Note: I do not write this as a neutral academic or armchair philosopher, but as one who – formerly having seemed to come to the limits of intellect and science - plunged into the mysterious aspects of existence and spirituality deeply with heart and soul. What I experienced - not least with an Indian swami and later Sathya Sai Baba and caused me eventually to emerge with an improved understanding of what spirituality is - and what it is not - a liberating life-enhancing overall result for me, involving a rejection of the validity of the way most of the key ideas of these Indian doctrines and how their swamis use them.
THE NATURE OF LOVE – UNCONDITIONAL OR LIMITED
Can there be such a thing as ‘eternal’ love? If so, can it be ‘unconditional’ and ‘totally selfless’? Eternal love is said to be unchanging, without boundaries and constantly undiminished. The idea is widely found in literature and the arts and is not limited to religion, of course… but it has played a major role in some religions and is a major part of the attraction of many religious sects and cults. What is called true love, pure love, unbounded love,and unselfish love in many cultural connections becomes eternal love in some religions. This eternal love soon comes to have little or nothing to do with a relationship between persons, but means the love that any genuine devotee must have for God and the supposed love God has for mankind.
Love as 'worldly' or 'spiritual'
This allegedly 'eternal' love is contrasted with ‘worldly' love which includes love for one’s nearest and dearest, love of all manner of worldly entities – one’s country, one’s homeland, one’s society and culture, one’s possessions and the love of living things or nature. 'Worldly' love is the attraction to - or deep respect for - anything in one’s earthly life to which one is personally attached. It is therefore said to be ‘conditional love’ which means not absolute, undying love but love dependent on the fulfillment of at least some conditions. Worldly love’ is regarded as inferior to ‘spiritual love’, being seen as self-centered, whether as ‘mere’ carnal love, temporal, impure or tainted by desires for selfish satisfaction. Self love is often looked down upon as of the lowest kind, overlooking the fact that in real life some forms of 'love' of oneself are unavoidable and a necessary prerequisite for a healthy outlook, self-respect and positive self expression.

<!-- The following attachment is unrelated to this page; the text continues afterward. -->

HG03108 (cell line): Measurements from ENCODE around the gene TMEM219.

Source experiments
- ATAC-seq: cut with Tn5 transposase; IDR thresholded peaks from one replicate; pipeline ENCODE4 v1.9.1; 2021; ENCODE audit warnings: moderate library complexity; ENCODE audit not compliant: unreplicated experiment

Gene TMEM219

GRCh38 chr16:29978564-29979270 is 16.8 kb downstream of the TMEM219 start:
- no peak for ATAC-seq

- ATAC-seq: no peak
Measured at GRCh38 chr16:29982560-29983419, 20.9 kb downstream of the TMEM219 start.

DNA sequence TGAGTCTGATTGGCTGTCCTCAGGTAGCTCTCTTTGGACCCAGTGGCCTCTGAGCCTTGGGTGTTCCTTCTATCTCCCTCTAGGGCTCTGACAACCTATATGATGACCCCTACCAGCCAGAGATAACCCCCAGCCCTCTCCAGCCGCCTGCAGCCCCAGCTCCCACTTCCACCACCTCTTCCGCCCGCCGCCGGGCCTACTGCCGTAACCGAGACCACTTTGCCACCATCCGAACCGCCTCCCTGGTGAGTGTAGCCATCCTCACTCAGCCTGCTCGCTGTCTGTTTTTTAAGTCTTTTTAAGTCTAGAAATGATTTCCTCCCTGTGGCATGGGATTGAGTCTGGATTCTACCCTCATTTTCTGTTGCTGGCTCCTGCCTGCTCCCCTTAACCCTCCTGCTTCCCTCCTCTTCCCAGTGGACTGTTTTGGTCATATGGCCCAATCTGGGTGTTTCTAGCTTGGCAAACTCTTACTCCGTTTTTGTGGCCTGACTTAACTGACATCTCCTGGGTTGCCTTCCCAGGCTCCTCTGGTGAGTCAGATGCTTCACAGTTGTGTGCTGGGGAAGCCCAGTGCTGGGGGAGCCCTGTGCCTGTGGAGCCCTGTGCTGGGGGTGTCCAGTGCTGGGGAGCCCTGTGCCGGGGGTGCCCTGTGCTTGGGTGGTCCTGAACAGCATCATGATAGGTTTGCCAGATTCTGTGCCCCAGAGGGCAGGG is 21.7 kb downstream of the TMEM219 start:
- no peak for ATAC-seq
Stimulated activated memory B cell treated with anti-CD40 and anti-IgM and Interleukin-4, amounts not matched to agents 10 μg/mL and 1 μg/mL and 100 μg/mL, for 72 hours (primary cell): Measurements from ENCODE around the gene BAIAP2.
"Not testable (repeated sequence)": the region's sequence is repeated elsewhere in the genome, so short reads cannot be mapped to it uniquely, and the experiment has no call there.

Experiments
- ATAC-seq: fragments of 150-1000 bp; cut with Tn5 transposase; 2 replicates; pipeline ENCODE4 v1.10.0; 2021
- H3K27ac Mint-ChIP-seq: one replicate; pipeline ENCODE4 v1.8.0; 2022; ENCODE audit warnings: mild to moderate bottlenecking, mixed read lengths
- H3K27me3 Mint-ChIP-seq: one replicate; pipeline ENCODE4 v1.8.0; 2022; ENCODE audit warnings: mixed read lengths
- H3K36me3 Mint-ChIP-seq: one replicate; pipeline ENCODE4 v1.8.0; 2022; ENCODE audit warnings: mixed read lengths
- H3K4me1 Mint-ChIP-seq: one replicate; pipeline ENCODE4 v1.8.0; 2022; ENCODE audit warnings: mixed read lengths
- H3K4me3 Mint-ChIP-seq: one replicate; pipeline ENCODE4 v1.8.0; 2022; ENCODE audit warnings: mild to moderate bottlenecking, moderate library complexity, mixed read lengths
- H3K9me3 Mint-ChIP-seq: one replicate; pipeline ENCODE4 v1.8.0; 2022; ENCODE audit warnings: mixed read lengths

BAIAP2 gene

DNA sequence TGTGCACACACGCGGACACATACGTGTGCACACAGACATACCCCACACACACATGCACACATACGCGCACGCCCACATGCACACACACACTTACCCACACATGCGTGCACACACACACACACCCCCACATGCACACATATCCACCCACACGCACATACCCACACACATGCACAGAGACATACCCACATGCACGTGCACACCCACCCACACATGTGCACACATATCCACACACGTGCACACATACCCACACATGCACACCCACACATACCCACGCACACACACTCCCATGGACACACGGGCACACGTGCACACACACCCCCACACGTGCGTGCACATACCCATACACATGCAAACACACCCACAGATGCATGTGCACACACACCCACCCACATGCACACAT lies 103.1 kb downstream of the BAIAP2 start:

The essence of the experience of love probably cannot be adequately put into words or measured in any sensible way. In its ecstatic qualities and overwhelming expressions it may seem somehow to transcend time and space. This idea of transcendent love – which is apparently found in all cultures - is called on to try to express the joy and wonder experienced. In short, the idea of eternal love depends entirely on the existence of some transcendent (unperceived) ‘spiritual’ realm or being - such as heaven, God in Divine Unity, or perhaps in an afterlife/resurrection of some kind somewhere. Otherwise the love experience must end naturally with the end of life. Love is essential to any life worth living (i.e. or ‘real’ life in this world); it is a vital energy which cannot be made to order or enforced in any way. Those who believe that the only real life is an afterlife apparently cannot give any understandable account of the expression that such eternal love takes there or how it prevails there and so on. Instead, they fall back on such words as it being ‘inexpressibly beyond our comprehension’ or it is ‘God’s inscrutable and incomprehensible nature’.
Anyone with some degree of historical and cultural knowledge must know that the idea of love has been used to defend the most indefensible immorality… some few better known examples are ‘love of the Arian race’, ‘love of Uncle Joe Stalin’, and ‘love of God’ as in the brutal Crusades, the ghastly Catholic Inquisition and nowadays in supposedly ‘Islamic’ terrorist suicide bombings of innocents. In short, the idea of love is annexed by all manner of social, political, and religious orders to their various worldly purposes whereby they try to exercise control over the individual and the social order.
In any culture, the idea of ‘love’ is intertwined with many other ideas and the words used to describe it are also many and varied in the different languages. These words and ideas have a huge attraction to people everywhere and play a major role in their entire view of the world and the cosmos. Because of this, all manner of other interests are concerned to bend the variety of ideas of love and related values to their own agendas. These words and ideas set common ideals or measures for what ‘love’ is, but such measures are unreliable, incomplete, and are further tainted by desires to obtain social control and exercise power over people. Yet more tricky, general ideas and words have a way of bewitching the mind into missing the particular... wrongly categorizing unique circumstances under catch-all and thus vague terms. This makes the use of general terms in the 'language of love' prey to all manner of confusion and hence possible manipulation by those with interests in power and control of other to advance or defend.